Hello! Pleased to meet you!
Hi. How are you?
Good! How's your day going so far?
Um. I found out on the news this morning that my brother was killed.
In this weeks episode, Dan tries to right the ol’ ship, HMS Poddy. He’s been in a funk for a few weeks now, and he decides that today will be the day he starts to dig himself out of a hole. With topics ranging from child rape, Detroit, Robin Williams and online dating, listeners are sure to get their hopes up for a great show only to be completely underwhelmed. Par for the course, folks! Be sure to tune in to this disaster or else you’ll do irreparable harm to Dan Himself’s shaky, broken ego! Hooray!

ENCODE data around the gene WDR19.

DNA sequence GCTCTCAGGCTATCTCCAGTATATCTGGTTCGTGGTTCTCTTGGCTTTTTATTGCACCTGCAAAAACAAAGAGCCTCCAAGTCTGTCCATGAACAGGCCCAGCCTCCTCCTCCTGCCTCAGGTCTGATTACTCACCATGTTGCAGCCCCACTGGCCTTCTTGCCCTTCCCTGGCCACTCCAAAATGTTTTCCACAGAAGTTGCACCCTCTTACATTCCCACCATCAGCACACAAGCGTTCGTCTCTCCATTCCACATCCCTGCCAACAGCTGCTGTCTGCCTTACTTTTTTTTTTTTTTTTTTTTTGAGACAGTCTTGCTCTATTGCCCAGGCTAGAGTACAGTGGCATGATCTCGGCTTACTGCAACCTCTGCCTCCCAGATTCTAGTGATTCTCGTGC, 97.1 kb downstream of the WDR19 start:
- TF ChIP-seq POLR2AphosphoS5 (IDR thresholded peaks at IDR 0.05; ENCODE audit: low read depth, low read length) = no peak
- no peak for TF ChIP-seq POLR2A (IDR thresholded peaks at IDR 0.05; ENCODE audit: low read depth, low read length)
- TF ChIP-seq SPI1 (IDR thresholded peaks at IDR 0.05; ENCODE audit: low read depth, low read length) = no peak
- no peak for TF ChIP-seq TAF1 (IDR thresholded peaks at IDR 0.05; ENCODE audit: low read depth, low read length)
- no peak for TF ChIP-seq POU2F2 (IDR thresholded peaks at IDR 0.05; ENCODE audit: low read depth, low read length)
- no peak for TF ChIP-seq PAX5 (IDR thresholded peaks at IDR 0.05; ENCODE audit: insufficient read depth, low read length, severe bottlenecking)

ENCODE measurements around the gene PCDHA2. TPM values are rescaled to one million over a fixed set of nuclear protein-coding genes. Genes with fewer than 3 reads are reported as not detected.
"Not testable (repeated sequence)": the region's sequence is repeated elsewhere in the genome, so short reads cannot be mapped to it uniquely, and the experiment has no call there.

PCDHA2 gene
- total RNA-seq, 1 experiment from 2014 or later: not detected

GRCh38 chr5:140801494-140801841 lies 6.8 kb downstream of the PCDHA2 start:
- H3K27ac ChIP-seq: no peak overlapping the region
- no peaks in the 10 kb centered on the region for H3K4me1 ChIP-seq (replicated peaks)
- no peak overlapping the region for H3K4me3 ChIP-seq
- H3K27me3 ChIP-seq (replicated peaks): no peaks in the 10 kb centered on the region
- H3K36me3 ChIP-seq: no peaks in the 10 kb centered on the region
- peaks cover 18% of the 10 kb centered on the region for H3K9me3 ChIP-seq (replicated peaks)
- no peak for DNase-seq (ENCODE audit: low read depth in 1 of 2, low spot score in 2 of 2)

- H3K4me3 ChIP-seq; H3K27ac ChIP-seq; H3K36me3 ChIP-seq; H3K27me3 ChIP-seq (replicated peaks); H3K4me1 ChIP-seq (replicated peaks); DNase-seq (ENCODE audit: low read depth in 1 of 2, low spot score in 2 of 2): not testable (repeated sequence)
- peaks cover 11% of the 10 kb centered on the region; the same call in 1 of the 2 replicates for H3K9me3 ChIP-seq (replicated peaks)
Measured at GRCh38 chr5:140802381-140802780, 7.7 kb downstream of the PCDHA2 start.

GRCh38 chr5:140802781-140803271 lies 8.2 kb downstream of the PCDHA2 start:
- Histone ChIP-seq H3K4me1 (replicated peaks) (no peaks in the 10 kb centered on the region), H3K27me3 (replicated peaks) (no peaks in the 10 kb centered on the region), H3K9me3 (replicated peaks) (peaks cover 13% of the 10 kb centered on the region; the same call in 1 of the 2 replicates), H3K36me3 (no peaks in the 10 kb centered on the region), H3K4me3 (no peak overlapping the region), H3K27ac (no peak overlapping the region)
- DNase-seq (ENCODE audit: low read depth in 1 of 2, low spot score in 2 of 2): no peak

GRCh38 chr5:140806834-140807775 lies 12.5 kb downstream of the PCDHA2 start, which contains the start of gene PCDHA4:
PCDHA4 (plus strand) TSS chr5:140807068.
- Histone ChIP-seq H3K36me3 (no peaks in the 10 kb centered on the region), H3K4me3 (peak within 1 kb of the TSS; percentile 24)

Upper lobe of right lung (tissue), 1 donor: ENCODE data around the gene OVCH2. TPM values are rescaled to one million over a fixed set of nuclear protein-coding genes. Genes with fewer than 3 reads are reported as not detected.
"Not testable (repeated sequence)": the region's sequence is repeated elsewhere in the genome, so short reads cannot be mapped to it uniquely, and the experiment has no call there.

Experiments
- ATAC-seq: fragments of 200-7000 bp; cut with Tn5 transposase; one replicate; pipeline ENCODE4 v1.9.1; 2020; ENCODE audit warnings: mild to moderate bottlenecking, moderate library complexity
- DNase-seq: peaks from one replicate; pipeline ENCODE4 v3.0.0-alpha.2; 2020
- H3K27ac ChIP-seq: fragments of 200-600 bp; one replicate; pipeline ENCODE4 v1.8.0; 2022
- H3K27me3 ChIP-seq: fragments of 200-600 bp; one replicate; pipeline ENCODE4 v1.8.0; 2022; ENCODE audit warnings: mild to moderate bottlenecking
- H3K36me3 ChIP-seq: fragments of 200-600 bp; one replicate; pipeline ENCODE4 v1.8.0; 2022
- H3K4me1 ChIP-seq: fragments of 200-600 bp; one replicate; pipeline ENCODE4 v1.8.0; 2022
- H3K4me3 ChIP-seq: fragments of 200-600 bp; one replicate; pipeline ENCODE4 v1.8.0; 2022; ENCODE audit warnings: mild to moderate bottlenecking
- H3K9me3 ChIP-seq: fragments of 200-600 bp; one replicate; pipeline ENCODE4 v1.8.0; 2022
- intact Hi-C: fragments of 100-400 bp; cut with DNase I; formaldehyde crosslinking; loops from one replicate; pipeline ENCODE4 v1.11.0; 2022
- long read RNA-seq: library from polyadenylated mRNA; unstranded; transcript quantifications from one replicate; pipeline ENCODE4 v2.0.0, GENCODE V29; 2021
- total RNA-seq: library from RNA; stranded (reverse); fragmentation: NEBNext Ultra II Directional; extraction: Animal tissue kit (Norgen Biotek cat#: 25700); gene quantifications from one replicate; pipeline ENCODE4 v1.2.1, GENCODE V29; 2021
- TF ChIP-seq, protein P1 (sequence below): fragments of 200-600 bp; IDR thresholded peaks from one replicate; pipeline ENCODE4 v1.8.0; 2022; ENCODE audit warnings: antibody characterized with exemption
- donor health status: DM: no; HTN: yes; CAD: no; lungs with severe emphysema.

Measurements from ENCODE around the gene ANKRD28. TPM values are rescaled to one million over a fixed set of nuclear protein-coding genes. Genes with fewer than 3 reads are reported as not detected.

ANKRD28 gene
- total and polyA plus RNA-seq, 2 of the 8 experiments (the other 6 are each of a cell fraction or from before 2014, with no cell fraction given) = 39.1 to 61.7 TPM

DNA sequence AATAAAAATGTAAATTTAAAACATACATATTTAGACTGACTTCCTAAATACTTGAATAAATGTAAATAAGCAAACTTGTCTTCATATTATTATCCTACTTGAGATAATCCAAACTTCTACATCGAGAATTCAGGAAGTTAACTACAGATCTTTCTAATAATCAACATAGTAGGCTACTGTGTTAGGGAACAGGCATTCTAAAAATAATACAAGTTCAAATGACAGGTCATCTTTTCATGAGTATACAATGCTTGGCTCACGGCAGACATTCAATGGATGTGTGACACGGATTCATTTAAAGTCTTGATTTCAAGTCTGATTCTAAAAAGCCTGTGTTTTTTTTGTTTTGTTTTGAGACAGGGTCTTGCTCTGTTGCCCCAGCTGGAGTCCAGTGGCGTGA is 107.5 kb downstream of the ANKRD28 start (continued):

By now everyone has heard about how myriad celebrities have had their personal photo libraries hacked. Intimate shots, oftentimes nudes sent to lovers and dreamers and music-makers alike, were hacked, stolen, and dispersed online for only the most banal of reasons: fapping.
As you can imagine, I’ve got two really big problems with what is coming out. Obviously, these have nothing to do with the absolute sympathy I have for these ladies having their personal pictures spread out onto the internet for everyone to see.
(That’s not to say I didn’t look. I did, and then felt bad, which perhaps makes me the worst kind of hypocrite. But that’s neither here nor there.)